Wrestling coach: I was fired for driving kids home from school

Greg Ford Jr. was fired as wrestling coach at Lincoln High School after Tacoma Public Schools learned he was giving kids rides home.

TACOMA, Wash. -- A group of Tacoma parents is jumping in the ring to join in the fight, hoping to get a beloved coach reinstated.

Coach Greg Ford Jr. was fired after Tacoma Public Schools learned he was giving kids rides home and occasionally letting them spend the night, he said. Ford was the wrestling coach at Lincoln High School and is credited for leading the team to a number of victories it hadn’t seen in nearly two decades.

“We just figured it would be a write-up or a warning of some sort. We didn’t think it would be letting a coach go that had that much pull on a team,” said Dawn Zumwalt, whose son, Danny, has been coached by Ford for about three years. “We came back to the district so that he could go to high school with Ford.”

Reached by phone in St. Louis, Ford said he had permission from the parents to offer rides home to the kids – which was more about keeping them safe than anything else.

“I understand guidelines and policies. I explained to (the district). I never did anything without a parent knowing,” Ford said.

The district’s boundary-invasion policy was put in place after other staff were accused of sexually abusing students, said Dan Voelpel, executive director of communications for Tacoma Public Schools.

“We had some high-profile educators who went over the line and were charged with crimes,” Voelpel said. “As a result, we were a pioneer in the development of this boundary invasion policy that both protects our students but also protects our staff.”

Parents point out that no one has accused Ford of assaulting any student.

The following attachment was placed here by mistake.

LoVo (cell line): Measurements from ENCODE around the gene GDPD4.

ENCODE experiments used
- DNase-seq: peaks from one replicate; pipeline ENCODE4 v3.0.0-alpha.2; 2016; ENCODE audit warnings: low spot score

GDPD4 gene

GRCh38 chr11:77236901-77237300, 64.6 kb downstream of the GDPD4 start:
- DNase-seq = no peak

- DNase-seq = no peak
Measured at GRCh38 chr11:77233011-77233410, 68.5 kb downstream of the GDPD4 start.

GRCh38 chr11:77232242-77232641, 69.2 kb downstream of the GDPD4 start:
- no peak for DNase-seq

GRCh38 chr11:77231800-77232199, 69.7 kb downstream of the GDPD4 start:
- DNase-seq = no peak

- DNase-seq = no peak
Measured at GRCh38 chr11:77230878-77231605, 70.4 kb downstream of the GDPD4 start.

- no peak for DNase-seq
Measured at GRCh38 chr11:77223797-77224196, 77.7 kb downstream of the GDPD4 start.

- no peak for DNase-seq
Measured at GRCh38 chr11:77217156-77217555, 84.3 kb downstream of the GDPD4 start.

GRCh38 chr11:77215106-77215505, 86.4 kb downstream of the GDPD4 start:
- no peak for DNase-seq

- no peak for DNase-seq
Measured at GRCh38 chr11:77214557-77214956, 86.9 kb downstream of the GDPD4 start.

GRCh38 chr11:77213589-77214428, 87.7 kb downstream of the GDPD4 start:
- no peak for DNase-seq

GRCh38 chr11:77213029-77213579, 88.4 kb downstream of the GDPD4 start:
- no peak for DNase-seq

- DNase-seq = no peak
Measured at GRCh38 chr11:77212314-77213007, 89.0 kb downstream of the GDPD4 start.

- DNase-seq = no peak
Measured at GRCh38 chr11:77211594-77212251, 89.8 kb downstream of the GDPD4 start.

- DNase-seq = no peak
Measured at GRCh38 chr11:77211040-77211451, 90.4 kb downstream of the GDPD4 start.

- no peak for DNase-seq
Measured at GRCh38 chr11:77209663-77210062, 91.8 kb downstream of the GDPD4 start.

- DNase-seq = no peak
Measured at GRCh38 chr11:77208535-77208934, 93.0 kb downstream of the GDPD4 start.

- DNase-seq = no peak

Ford says he recognized the need for the policy, but pointed to the shooting death of a former wrestler, murdered a couple miles from school in 2015. The neighborhood is simply too dangerous to allow kids to wait for parents to pick them up after late-night practices, he said.

“Eight percent of the athletes on my team come from single-parent households and it’s tough. The later it gets, the less likely it is for a student who’s waiting for a ride to have one,” Ford said.

"That’s a clear violation," Voelpel countered. "The coach had been previously trained in the boundary-invasion policy."

Parents credited Ford with helping wrestlers get their grades up and inspiring them to be involved in the community. They have now started an online petition to convince the district to reverse their decision.

“We’re going to lose some of these boys. There’s no questions asked. Some of these boys don’t come from good homes. They come from broken homes,” Zumwalt said. “They weren’t doing good things before the wrestling program, and coach Ford pulled them out of that.”

“At the end of the day, it’s not about me,” Ford added. “It never was about me. It was about these athletes and taking care of their future.”

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